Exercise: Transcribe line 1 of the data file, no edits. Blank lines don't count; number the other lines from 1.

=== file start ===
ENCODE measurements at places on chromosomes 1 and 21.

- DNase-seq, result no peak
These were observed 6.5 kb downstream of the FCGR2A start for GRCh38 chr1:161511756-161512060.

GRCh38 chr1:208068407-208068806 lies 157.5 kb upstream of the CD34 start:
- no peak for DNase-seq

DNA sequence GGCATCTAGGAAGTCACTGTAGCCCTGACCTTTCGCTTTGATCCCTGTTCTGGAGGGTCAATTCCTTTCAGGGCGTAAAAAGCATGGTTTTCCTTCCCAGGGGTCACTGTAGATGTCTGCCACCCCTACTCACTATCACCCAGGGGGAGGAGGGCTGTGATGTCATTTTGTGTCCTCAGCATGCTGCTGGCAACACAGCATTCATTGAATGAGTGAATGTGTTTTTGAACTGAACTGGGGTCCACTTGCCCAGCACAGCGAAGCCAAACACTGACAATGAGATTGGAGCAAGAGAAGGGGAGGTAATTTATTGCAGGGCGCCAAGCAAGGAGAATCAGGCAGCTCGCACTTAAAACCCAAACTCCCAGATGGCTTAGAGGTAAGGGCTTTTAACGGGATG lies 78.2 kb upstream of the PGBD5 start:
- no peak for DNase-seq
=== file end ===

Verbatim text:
ENCODE measurements at places on chromosomes 1 and 21.